Mine jobs to go
Thursday, 10th March, 2016
By Andrew Robertson
Battling miner Perilya is poised to reduce its 400-strong local workforce and cut production in response to low metal prices and an under performing southern operation.
In a widely expected move, company secretary Paul Marinko yesterday revealed that a proposed restructure would be presented to Perilya’s board on March 21 that would “likely result in some level of redundancies”.
He said the changes were necessary because the company was losing money due to weak base metal prices and the mine’s inability to consistently meet production targets at the ageing southern operations.
“What we hope to get is an improvement in the cost per pound of zinc that we produce,” Mr Marinko said.
“We’ll be looking for something that allows us to operate longer than we can under the current plan and hopefully profitably.”
He would not say how many jobs were likely to go as a result of the restructure, which will be the first major shake-up at the mine since Perilya sacked 440 workers in 2008.
But he said the losses would be spread across every section of the operations’ 400-strong workforce.
At least some jobs are expected to go through voluntary redundancy, with the company calling for expressions of interest from workers, who have until Monday to respond.
“We can’t guarantee it (because) obviously operational requirements will come first, but we will certainly try and accommodate those wishing to take one,” Mr Marinko said.
He said management would work the voluntary redundancies into modelling it had already done and “then if the board makes a decision we can respond very quickly”.
“If we get approval to do anything then we will act straight away; we’re losing too much money to delay those sorts of decisions.”
Management has been working on restructure plans “for some time” according to Mr Marinko, who described the decision to sack workers as “terrible” but necessary.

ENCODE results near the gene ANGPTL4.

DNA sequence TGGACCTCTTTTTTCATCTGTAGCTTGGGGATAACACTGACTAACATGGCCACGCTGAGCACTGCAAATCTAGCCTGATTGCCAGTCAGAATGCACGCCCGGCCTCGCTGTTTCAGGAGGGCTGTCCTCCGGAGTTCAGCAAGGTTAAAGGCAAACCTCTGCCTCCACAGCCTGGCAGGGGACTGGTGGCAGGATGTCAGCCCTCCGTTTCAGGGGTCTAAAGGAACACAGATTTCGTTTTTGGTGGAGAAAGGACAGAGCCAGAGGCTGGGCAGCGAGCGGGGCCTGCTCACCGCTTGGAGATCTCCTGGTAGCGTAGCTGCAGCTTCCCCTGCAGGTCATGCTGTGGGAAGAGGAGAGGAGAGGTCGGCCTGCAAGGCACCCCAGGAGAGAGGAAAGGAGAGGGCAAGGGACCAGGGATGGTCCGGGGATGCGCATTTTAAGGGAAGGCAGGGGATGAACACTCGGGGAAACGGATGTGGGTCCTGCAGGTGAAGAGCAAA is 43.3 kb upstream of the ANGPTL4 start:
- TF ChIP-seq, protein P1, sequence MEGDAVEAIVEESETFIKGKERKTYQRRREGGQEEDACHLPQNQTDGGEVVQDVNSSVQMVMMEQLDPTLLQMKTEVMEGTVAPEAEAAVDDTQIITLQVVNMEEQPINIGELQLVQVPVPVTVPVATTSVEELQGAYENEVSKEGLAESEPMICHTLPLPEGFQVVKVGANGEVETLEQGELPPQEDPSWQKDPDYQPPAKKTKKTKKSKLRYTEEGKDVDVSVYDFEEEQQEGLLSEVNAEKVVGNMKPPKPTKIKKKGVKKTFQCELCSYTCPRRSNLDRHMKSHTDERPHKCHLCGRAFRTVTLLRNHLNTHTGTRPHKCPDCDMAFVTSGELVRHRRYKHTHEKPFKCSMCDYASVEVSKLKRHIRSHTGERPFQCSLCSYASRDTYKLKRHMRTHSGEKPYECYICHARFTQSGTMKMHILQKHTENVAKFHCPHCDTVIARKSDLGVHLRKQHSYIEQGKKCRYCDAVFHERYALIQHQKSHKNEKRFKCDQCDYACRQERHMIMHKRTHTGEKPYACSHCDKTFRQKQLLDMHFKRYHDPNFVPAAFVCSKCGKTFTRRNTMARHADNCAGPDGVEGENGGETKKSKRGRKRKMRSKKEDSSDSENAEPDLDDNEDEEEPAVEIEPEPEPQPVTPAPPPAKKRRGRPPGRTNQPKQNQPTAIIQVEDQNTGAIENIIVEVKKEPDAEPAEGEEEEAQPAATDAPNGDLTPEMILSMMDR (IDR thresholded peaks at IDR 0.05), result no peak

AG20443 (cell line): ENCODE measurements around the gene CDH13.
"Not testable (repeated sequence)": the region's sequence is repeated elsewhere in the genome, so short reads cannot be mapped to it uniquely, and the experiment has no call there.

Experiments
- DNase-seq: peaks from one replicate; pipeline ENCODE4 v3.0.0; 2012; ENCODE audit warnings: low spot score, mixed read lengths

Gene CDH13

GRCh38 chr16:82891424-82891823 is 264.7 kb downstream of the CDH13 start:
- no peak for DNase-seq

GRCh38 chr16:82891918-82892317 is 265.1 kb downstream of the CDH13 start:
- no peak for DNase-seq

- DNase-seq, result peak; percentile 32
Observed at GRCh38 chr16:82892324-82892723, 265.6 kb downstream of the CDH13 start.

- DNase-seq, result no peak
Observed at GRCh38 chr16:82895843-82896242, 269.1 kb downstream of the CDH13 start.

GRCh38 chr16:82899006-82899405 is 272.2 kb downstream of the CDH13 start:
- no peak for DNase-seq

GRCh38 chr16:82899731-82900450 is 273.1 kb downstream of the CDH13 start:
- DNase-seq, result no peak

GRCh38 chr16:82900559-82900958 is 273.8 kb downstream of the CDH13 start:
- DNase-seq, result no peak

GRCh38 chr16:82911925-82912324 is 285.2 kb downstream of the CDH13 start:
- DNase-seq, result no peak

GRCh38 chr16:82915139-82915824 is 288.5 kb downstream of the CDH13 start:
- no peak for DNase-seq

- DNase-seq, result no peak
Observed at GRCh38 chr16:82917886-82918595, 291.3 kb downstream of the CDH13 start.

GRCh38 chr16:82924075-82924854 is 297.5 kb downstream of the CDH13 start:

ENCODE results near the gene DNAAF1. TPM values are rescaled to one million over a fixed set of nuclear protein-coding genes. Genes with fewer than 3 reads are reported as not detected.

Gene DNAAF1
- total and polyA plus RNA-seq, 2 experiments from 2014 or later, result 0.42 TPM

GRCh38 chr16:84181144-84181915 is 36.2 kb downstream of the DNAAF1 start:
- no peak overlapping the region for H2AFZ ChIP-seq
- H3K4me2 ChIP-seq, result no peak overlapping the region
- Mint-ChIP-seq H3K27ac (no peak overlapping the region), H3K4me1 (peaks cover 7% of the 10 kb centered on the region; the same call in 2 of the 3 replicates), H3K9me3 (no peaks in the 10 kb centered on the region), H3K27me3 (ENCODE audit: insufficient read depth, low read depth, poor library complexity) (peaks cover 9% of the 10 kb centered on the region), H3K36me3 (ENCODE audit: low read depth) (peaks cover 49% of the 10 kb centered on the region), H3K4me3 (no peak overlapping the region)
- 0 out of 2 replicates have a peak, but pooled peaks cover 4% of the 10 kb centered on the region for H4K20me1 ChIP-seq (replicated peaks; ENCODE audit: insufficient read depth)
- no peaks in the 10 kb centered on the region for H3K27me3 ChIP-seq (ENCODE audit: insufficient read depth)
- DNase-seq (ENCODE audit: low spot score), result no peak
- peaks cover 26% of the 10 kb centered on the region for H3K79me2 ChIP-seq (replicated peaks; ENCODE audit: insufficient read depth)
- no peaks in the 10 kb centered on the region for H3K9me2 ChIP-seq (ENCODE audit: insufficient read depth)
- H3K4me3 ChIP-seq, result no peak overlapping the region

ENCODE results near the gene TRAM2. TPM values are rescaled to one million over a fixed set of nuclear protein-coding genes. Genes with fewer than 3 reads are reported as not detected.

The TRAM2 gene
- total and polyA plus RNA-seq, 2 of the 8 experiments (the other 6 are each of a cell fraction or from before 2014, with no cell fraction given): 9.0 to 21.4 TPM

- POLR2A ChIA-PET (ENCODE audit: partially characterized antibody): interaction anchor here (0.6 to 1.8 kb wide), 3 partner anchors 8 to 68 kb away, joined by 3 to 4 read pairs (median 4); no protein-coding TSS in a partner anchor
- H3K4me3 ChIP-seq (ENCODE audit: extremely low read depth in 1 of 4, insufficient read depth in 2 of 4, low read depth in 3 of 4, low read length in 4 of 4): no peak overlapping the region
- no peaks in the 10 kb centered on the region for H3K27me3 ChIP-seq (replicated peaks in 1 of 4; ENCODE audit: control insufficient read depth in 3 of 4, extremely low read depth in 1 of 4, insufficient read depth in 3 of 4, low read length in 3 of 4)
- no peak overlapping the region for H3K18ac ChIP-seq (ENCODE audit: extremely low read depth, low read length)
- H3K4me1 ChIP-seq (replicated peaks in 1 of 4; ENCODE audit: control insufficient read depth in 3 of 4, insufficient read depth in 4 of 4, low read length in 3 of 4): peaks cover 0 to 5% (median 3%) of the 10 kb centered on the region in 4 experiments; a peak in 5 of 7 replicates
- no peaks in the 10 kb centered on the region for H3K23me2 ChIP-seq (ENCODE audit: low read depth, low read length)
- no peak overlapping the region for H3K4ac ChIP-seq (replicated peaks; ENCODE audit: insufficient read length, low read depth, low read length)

“I’ve been through it before and families are affected, people are affected; there’s nothing nice about it.
“But it’s about survival. I try to look at it as trying to preserve as many jobs as we can and, if we make the right decisions now, then we can do that and save jobs, and hopefully down the track we can re-employ a number of those people.”
He said shutting down the mine down remained an option for the company but would be a last resort.
“With an old mine like Broken Hill, if you close it it’s very, very unlikely it will ever reopen again.
“So what we’re looking at is whether, as a smaller operation, we can achieve the models we want; you combine that with the potential to open the North Mine and then you get some genuine extension of the southern operation.”
The company views the North as critical to its long term future in Broken Hill and is working with the government to try and fast track development approval.
The CFMEU has said previously that before any changes are made that affect the workforce Perilya must first consult with workers as per the enterprise agreement.
Mr Marinko said the company had been discussing its problems with low metal prices and achieving production targets with employees for some months.
“We’ve been consulting with our workforce since last October in detail around this.
“Everyone’s intimately aware of the difficulties the industry is facing as a whole and the southern operations in particular.
“So we’ve certainly been consulting and again this is a last resort but you need to try and run the operation at the most optimal level to preserve its life.”
He also said Broken Hill wasn’t the only operation that was experiencing some pain. The company’s mine in the Dominican Republic last year cut operating costs by over 30 per cent.
“These things that we’re doing we’ve been doing across the group.
“So it’s not just Broken Hill that’s targeted; unfortunately this is industry-wide and worldwide, and we’re responding accordingly.”
Mayor Wincen Cuy yesterday said news of the impending job losses was “disappointing” but not be unexpected.
“We have been told year upon year that mining will come to an end in Broken Hill and the longer the mining goes on, the closer we are to probably the end.”
The mayor, who was briefed about the planned changes by Perilya on Tuesday, said the city “really needs to look at where we go into the future”.
“This is why this Council over the past three years has constantly said that we need to be looking at how we do thing, how we operate; not only as a council but ... as community moving into the future.”